• W. Austin Gardner

All about the Holy Spirit, fruit of the Spirit


The Holy Spirit always produces a nobler standard of work than the flesh. And such an outcome does not come through human power but from a holy Presence pervading the life. The fruit of the Spirit is character rather than conduct


being rather than doing.


In so many of our highly organized churches people are urged to do something. The Lord, however, wants them to be something. There is never any difficulty about service once true sanctity operates within the life.


Another aspect of fruit is that it does not exist for its own sake or even for the sake of the tree, but for the support, strength, and refreshment of those who care to gather the fruit. Christ, as the Vine, did not live unto Himself. Himself He did not save. If we live for our own sake, we live in vain.

Love heads the list, seeing it is the foundation, the moving principle of the other eight graces. Love is the leader of the band. John Bunyan has it, “Love is the very quintessence of the gospel.” Love, then, stands first, not as distinct from, but including all the rest. It is the root of all fruit. Love binds the three triads together. There is no separating all nine virtues, just as there is no separating the root, stem, and fruit of a tree. Of love, joy, peace, Bishop Lightfoot writes, “The fabric is built up, story upon story. Love is the foundation, joy the superstructure, peace the crown of all.”


Love is the life sap giving form and substance to the rest of the cluster.


A. B. Simpson, of reverent memory, wrote of Galatians 5:22,23, “It is all one fruit. We have not a great many things to do, but just one, and that one thing is love, for all these manifestations of the fruit are but various forms of love.


Love is the infallible credential of heart union with Christ. “By this shall all men know that ye are my disciples, if ye have love . . .” (John 13:34). Love is the color of the fruit. No matter what else we have, if love is lacking, the fruit is unripe. As a deep, rich color is the glory of the grape, so love is the chief glory of the believer. “Love is the Christian’s livery; by it man knows his Master.”

Love was the bond of Christian brotherhood in earlier days, when it was said, “See how these Christians love one another.” Minutius Felis said of the early Christians, “They love before they know each other.” To which Lucian sneeringly replied, “Their Master makes them believe that they are brothers.”

If love is the color of the fruit, joy is the bloom of the fruit. This second ingredient is of great attractiveness in the believer’s life. Joy is the flower of love, the very loveliness of love.


A joyless Christian is a contradiction of terms.

The first virtue can be translated “good temper” and implies the ability to avoid quarrels, heal injuries, promote goodwill, forgive, and forbear. Martin Luther in his valuable commentary on Galatians interprets “long-suffering” as being that grace “whereby a man doth not only bear adversities, injuries, reproaches and such like, but also with patience waiteth for the amendment of those which have done him any wrong.” Long-suffering is love enduring; love not easily provoked; love able to avenge wrongs but studiously avoiding them. Of such a grace, Bishop Lightfoot writes, “It is a patient endurance under injuries inflicted by others.” Long-suffering can mean “long on suffering.”

It is a quality unnatural to man. If long-suffering is grace to resist anger, smother hate, or endure animosity, then the natural heart will never be able to manufacture it. No earthly influence can produce such a fair, attractive virtue. The best of us are apt to be impatient over the faults of others. We are critically-minded, easily offended, eager for reprisal. For the unregenerate man nothing is sweeter than revenge. Alexander Maclaren says, “It takes two to make a quarrel, and no man living under the influence of the Spirit can be one of such a pair.” Alas, however, we are short-sufferers! Unspiritual in our thought-life, we are somewhat willing to make up the pair. Flesh meets the flesh, and there is further trouble. Unless Spirit-possessed, as we come forth from the fragrant chambers of love, joy, and peace, we are not prepared to meet “the cold gust of indifference or the icy wind of hate.”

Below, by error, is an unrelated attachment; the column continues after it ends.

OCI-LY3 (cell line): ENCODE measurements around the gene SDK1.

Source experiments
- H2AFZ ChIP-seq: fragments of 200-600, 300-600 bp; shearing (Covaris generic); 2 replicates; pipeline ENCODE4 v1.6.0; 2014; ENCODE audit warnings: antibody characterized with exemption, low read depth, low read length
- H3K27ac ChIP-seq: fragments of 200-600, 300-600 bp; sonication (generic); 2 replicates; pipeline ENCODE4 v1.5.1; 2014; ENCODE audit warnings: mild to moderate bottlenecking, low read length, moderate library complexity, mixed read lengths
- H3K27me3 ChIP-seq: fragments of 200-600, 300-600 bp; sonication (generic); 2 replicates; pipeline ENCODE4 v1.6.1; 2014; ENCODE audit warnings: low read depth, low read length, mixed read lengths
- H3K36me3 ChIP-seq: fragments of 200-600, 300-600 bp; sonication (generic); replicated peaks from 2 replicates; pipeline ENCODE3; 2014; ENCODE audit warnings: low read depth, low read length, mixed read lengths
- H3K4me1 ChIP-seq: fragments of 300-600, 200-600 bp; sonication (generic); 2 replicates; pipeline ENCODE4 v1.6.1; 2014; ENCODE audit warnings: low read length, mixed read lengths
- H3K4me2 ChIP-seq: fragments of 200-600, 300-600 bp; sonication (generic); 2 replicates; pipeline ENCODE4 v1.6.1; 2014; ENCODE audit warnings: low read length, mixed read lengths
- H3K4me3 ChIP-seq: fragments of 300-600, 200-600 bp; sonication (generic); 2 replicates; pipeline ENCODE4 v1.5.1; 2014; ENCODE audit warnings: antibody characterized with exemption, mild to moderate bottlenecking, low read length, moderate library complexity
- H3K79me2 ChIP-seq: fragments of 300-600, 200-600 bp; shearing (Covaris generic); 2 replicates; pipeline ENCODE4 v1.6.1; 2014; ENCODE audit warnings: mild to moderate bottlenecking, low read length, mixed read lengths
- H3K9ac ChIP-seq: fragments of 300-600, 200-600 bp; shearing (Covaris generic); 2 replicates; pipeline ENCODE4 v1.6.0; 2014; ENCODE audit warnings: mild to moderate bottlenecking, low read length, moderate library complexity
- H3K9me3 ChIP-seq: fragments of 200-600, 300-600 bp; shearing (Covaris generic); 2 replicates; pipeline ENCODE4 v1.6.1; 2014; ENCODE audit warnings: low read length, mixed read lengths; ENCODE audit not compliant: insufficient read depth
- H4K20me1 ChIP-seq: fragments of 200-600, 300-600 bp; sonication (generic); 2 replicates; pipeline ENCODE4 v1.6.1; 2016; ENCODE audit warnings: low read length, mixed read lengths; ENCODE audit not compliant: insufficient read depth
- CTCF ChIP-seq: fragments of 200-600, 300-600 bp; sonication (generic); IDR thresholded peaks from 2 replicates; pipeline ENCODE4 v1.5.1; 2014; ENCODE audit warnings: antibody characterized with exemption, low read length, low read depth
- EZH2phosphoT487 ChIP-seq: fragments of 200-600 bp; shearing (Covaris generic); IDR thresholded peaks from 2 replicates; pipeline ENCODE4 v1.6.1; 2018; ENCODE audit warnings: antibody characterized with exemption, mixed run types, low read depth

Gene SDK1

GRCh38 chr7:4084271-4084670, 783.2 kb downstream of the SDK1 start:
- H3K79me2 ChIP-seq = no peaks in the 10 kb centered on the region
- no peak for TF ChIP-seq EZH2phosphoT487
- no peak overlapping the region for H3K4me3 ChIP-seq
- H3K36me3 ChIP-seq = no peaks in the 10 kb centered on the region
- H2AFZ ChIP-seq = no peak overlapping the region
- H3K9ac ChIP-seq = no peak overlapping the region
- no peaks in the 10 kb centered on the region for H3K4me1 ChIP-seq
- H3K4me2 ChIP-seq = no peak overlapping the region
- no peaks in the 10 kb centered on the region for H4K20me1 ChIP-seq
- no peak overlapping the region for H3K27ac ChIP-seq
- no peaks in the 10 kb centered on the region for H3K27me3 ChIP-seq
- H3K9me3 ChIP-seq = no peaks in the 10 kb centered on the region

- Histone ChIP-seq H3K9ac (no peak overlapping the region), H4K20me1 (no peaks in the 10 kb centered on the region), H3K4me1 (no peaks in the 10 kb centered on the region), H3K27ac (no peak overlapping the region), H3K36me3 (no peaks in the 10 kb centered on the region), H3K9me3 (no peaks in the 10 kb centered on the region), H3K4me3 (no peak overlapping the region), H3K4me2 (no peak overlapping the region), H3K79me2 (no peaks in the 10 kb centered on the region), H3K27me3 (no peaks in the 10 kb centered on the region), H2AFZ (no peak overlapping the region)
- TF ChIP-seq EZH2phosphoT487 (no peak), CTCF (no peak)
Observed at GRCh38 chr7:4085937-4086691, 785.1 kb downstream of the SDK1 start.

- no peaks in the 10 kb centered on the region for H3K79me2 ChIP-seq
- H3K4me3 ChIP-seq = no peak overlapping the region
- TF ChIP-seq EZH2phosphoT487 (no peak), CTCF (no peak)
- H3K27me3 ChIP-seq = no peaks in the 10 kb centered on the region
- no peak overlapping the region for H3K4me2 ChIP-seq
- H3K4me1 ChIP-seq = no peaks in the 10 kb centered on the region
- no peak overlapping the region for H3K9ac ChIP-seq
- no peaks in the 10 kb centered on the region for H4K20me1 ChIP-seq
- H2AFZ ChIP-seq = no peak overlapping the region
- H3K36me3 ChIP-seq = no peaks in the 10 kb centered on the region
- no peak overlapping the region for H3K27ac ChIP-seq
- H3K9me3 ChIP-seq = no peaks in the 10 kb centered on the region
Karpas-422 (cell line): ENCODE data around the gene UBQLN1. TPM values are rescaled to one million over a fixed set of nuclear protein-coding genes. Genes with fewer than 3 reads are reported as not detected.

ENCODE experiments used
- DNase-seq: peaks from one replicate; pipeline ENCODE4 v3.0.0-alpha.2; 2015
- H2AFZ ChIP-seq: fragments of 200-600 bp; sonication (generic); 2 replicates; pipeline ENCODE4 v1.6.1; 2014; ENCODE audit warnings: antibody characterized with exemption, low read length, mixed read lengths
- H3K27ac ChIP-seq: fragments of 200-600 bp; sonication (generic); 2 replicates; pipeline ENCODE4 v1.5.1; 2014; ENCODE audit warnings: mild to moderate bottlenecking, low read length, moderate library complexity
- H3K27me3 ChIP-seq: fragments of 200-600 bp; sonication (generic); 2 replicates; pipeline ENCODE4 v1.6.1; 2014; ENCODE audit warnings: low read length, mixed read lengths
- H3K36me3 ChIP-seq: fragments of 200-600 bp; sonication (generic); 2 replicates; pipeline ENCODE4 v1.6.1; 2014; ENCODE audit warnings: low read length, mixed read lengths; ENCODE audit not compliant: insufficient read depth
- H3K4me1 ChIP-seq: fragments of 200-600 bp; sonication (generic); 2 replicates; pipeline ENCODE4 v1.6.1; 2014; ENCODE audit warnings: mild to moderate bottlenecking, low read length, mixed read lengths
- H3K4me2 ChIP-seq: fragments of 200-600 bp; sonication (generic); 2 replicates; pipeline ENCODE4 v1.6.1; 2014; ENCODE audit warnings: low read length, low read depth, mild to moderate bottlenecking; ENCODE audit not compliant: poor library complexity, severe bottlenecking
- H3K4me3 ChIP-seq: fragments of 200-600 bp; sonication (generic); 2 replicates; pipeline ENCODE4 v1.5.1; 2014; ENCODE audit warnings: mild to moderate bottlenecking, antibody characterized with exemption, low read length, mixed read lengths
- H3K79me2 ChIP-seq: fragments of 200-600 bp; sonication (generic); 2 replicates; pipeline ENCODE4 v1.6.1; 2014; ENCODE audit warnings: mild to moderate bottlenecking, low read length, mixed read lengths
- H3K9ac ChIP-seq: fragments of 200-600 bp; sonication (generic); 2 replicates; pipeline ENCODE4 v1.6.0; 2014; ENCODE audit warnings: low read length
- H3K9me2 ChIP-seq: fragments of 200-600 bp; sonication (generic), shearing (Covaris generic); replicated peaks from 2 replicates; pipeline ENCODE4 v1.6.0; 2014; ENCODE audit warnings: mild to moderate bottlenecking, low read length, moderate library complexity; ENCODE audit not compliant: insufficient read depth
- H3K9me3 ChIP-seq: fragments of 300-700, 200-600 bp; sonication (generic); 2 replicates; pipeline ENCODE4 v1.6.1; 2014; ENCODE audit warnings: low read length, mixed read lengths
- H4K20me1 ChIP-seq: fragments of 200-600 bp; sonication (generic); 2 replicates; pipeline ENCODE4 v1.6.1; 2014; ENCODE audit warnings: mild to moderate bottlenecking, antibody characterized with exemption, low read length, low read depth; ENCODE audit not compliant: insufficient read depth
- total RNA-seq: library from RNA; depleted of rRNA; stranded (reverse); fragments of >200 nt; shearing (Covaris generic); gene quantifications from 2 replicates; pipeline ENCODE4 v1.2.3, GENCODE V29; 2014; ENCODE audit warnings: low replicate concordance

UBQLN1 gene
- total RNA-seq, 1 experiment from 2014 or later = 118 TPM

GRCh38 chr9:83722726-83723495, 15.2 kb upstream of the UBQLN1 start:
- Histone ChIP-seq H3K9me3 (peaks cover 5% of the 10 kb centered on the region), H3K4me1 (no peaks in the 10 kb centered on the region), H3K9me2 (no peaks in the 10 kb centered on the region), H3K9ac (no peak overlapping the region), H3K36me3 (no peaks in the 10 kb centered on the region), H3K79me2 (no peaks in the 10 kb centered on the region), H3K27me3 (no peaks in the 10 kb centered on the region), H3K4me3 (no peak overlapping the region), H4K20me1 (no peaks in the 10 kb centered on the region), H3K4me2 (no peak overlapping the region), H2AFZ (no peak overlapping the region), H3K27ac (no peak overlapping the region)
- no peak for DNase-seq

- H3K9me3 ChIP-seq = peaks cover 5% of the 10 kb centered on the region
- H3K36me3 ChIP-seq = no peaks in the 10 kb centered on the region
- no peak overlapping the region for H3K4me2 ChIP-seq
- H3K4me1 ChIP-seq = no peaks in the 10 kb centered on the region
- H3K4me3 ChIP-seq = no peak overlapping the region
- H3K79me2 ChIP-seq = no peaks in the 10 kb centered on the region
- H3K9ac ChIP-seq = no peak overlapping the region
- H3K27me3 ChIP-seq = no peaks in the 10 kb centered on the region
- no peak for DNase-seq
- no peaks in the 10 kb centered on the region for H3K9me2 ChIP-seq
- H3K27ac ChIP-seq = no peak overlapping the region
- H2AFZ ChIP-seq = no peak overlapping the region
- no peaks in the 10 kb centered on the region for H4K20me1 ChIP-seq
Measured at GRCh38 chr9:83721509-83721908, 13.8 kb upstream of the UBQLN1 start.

Gentleness is power. How slow we are to learn that greatness depends upon gentleness, and not upon mightiness! Worldly axioms have it that knowledge is power; money is power.

Meekness is the opposite of self-parade, self-assertion, self-pride, self-will, and the high-mindedness so common today. As a grace, meekness runs counter to the conceit of the natural heart. All that is selfish, resentful, and vengeful indicates the spirit of the world and not the Spirit of Christ. Meekness will travel far in self-sacrifice for the good of others. This meekness is also foreign to that false humility Charles Dickens has personified for us in his character Uriah Heep, who always contrived to be “ ’umble.” Let us never be proud of our humility. What is true humility? The most satisfying definition is “realized nothingness.”


Meekness is not weakness. Sometimes meekness is mistaken for weakness, lack of character, or flabbiness. Such a reputation is alien to the truth, for meekness blends the harmlessness of the dove and the courage of the lion. It is moral power linked to patience and contentment, which ever endow the soul with irresistible might. Meekness can rise to heights of holy indignation over the iniquitous practices of man and yet treat all who offend with characteristic humility. What a picture gallery the Bible presents of those who were meek yet mighty!

Herbert Lockyer, All about the Holy Spirit (Peabody, MA: Hendrickson Publishers, 2015).


Herbert Lockyer, All about the Holy Spirit (Peabody, MA: Hendrickson Publishers, 2015).